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What is Cyber Security Incident Response

What is Incident Response

The techniques and tools a company uses to identify and react to cyber threats, security breaches, or cyber-attacks are called incident response (also known as cyber security incident response). Cyber security teams can minimize or stop damage with the use of a formal incident response strategy.

The main goal of Incident Response is to catch the problem early and fix it quickly. This helps to reduce the damage and cost caused by the incident. Organizations have a plan called an Incident Response Plan that tells them exactly what to do when an incident occurs.

Having a good Incident Response Plan is very important. It helps the security teams find and stop the threat faster. It also helps them fix any affected systems and get things back to normal. According to IBM’s Cost of a Data Breach 2022 Report, companies that have incident response teams and regularly evaluate their incident response plans (IRPs) have an average data breach cost of USD 2.66 million less than companies with no incident response plan. Organizations with a strong plan in place often spend less money dealing with incidents than those without one.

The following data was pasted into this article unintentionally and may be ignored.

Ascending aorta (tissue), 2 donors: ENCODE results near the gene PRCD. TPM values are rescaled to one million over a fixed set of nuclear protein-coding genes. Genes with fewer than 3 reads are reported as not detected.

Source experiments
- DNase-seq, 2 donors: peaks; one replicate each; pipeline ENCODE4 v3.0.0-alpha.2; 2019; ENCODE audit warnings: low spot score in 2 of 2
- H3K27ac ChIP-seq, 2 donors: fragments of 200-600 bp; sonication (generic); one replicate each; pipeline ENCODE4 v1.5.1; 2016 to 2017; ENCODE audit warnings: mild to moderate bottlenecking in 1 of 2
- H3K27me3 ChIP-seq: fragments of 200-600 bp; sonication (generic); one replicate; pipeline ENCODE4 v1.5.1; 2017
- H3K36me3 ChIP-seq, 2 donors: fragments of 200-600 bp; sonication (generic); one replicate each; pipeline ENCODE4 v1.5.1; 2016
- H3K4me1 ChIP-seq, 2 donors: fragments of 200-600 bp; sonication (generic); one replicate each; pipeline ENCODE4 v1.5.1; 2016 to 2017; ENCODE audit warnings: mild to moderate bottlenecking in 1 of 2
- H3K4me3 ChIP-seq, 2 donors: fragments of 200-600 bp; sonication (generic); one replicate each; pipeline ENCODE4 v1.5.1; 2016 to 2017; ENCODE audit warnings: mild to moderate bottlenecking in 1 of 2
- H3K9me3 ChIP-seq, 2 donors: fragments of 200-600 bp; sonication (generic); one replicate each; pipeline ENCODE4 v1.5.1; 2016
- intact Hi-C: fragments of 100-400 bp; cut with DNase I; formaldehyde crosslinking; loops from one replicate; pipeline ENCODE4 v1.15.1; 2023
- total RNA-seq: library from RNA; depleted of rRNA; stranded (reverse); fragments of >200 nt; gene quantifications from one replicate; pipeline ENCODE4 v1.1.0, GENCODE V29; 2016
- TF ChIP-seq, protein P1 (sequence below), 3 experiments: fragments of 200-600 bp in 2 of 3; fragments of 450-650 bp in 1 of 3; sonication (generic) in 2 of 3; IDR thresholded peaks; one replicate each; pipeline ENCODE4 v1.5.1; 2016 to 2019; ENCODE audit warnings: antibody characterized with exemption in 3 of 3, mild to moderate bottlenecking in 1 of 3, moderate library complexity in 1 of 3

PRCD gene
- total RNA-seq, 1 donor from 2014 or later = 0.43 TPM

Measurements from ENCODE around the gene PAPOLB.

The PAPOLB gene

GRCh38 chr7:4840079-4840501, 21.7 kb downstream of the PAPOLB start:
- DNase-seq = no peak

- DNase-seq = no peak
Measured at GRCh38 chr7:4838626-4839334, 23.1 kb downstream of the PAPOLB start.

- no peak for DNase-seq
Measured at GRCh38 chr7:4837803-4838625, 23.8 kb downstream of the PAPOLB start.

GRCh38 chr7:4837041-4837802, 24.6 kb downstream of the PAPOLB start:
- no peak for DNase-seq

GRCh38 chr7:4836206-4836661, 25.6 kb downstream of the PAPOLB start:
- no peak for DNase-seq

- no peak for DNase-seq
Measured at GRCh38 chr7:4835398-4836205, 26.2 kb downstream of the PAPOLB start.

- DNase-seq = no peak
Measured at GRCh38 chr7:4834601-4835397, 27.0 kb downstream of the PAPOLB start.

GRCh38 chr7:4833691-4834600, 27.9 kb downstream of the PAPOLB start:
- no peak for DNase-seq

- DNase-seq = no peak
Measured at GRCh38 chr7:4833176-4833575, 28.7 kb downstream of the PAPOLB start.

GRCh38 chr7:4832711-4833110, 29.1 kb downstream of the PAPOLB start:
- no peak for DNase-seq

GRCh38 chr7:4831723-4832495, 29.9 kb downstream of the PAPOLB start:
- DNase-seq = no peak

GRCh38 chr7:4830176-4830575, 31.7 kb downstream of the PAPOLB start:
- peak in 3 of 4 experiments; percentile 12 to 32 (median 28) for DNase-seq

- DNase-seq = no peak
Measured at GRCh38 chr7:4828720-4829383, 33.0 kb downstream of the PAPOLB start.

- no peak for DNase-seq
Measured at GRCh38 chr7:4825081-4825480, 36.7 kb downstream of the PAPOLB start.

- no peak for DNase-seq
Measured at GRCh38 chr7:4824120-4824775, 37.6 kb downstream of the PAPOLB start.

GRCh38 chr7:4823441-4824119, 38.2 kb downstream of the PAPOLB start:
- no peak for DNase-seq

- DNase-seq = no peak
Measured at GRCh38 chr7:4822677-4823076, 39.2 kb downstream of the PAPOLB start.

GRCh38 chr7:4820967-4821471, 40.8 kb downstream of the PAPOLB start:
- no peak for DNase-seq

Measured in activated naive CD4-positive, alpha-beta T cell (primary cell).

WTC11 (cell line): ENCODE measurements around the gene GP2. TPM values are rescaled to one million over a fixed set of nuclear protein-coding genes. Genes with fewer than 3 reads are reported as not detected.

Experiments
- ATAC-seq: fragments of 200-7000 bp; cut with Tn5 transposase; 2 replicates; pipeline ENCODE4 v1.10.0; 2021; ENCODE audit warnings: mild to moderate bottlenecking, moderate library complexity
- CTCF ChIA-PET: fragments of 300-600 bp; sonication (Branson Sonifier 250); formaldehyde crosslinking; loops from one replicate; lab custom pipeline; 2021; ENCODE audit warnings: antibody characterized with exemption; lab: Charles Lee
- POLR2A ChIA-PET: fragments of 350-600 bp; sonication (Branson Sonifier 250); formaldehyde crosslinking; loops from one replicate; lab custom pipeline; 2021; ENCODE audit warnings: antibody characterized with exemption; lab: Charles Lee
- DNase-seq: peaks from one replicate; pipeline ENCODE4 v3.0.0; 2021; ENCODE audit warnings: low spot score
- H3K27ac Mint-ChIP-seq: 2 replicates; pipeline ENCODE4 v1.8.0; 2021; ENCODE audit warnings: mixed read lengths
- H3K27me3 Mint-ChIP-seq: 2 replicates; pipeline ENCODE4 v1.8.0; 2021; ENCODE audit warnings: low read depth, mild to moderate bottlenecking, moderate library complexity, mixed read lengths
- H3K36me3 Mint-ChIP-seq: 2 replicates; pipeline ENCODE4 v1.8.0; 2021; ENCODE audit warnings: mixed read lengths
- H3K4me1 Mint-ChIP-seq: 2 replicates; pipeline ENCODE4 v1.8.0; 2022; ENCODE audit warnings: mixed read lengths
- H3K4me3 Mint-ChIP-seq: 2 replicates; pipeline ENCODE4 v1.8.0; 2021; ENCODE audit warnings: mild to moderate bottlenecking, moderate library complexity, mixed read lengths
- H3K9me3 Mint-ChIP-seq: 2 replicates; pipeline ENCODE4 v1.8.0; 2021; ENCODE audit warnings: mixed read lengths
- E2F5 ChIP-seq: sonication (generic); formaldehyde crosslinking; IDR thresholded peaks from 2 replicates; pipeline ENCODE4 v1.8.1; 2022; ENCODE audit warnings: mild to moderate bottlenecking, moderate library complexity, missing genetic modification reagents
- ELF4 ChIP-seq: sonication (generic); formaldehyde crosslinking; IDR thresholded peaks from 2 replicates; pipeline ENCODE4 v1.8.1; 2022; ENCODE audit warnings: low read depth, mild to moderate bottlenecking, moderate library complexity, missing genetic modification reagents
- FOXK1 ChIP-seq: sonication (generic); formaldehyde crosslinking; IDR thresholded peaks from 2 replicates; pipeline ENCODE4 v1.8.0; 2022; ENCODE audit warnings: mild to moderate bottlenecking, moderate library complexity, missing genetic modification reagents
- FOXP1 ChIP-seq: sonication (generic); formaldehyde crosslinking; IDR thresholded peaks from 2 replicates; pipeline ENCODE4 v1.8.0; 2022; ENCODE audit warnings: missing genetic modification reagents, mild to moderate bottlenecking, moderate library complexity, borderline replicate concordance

What is Incident Response

Security incidents are like surprise visits from troublemakers in our digital world. They range from sneaky viruses invading our computers to shady characters trying to swipe our passwords. It risks the confidentiality, integrity, or availability of an organization’s information systems or sensitive data. There are different kinds of security incidents, but they all cause problems. That’s why it’s crucial to have a plan for dealing with security incidents.

Common types of Security Incidents are:

Malware attacks: